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Brookhaven Lab Physicist Sally Dawson Receives Julius Wess Award

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Click on the image to download a high-resolution version. Brookhaven Lab physicist Sally Dawson.

Sally Dawson, a theoretical physicist at the U.S. Department of Energy's Brookhaven National Laboratory, has received a prestigious award from the Karlsruhe Institute of Technology, Germany.  

Dawson is receiving the award “in recognition of her outstanding scientific contributions to the theoretical description and deepened understanding of processes at hadron colliders, in particular regarding the physics of the Higgs boson and the top quark, where her theoretical insights have proven crucial for understanding the properties, reactions and signatures of the Higgs boson.”

Dawson will receive the award at a ceremony in Germany on July 29.

Sally Dawson’s career in physics includes research on the long-sought Higgs boson and precise calculations of the particle's properties. She is well-known in the physics arena for developing the mathematical models to explain and predict the processes in which Higgs particles are produced. The Higgs is a subatomic particle thought to give mass to other elementary particles in the Standard Model of particle physics—the theory that describes all known fundamental particles and explains how they interact.  

“I am humbled to receive this award that recognizes not only my research contributions to the field of physics, but the hard work and contributions of scientists from Germany and around the world,” said Dawson.  “We are all working toward common goals—to gain a deeper understanding of the particles and forces that shape our universe.” 

Scientists first discovered the Higgs at the Large Hadron Collider (LHC) at CERN in Europe in 2012. This discovery contributed to the 2013 Nobel Prize in Physics, which was awarded to two theoretical physicists who predicted the particle's existence nearly fifty years earlier. Currently, Dawson and her colleagues are collaborating to more accurately predict the production and decay processes for Higgs particles at the LHC.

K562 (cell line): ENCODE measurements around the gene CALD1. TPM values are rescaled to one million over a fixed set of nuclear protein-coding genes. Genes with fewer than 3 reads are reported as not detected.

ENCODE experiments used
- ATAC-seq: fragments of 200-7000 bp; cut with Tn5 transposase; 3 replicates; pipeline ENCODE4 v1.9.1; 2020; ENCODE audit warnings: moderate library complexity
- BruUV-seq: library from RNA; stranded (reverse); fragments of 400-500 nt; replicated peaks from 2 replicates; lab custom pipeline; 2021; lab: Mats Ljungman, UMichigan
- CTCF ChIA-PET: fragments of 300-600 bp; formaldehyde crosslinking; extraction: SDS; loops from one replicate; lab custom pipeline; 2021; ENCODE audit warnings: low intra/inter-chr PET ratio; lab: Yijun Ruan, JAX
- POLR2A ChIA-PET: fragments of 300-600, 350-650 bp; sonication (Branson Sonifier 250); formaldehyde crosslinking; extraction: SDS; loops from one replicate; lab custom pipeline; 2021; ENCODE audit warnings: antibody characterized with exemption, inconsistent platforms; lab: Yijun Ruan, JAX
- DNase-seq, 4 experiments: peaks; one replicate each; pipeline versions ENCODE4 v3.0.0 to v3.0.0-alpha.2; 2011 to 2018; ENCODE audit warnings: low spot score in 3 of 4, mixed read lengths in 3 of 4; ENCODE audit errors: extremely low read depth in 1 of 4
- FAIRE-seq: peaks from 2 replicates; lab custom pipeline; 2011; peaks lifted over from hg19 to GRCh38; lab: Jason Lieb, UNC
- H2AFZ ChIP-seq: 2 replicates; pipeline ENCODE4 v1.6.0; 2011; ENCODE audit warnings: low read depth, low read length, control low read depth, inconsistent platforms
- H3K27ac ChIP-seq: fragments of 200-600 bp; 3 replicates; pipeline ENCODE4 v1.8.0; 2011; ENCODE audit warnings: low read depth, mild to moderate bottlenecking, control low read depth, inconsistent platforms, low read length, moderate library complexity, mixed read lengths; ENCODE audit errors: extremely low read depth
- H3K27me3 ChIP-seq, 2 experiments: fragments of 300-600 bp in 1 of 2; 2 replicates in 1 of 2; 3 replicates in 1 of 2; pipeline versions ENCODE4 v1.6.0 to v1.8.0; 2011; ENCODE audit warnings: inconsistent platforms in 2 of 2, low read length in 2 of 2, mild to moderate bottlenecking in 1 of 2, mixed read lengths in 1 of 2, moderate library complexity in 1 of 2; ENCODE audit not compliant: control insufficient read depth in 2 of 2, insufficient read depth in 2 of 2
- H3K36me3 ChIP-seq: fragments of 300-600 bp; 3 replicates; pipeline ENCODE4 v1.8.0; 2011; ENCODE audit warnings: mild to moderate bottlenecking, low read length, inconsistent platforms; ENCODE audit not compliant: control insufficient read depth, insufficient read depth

“Measurements of Higgs boson properties provide a window into physics at very high energies that are not accessible at the LHC, and thus require calculations at the most detailed level,” said Dawson.

Dawson is co-author of the book, "The Higgs Hunter's Guide," a definitive and comprehensive guide to the physics of Higgs bosons. In particular, the book discusses the extended Higgs sectors required by those recent theoretical approaches that go beyond the Standard Model.  

Dawson joined Brookhaven Lab's Physics Department in 1986 after earning a B.S. in physics and mathematics from Duke University in 1977 and a Ph.D. in physics from Harvard University in 1981. She was a research associate at Fermilab from 1981 to 1983 and Lawrence Berkeley National Laboratory from 1983 to 1986. After arriving at Brookhaven Lab, Dawson rose through the ranks, leading the High Energy Theory Group from 1998 to 2004 and the Physics Department as chair from 2005 to 2007 before returning to research in 2008. She has also been an adjunct professor at Stony Brook University's Yang Institute for Theoretical Physics since 2001. Additional honors include being named a fellow of the American Physical Society in 1995 and the American Association for the Advancement of Science in 2006, a recipient of the prestigious Humboldt Research Award in 2015, and the J.J. Sakurai Prize in 2016. 

Dawson's research at Brookhaven is supported by the U.S. DOE Office of Science (HEP).

Brookhaven National Laboratory is supported by the U.S. Department of Energy’s Office of Science. The Office of Science is the single largest supporter of basic research in the physical sciences in the United States and is working to address some of the most pressing challenges of our time. For more information, visit https://energy.gov/science.

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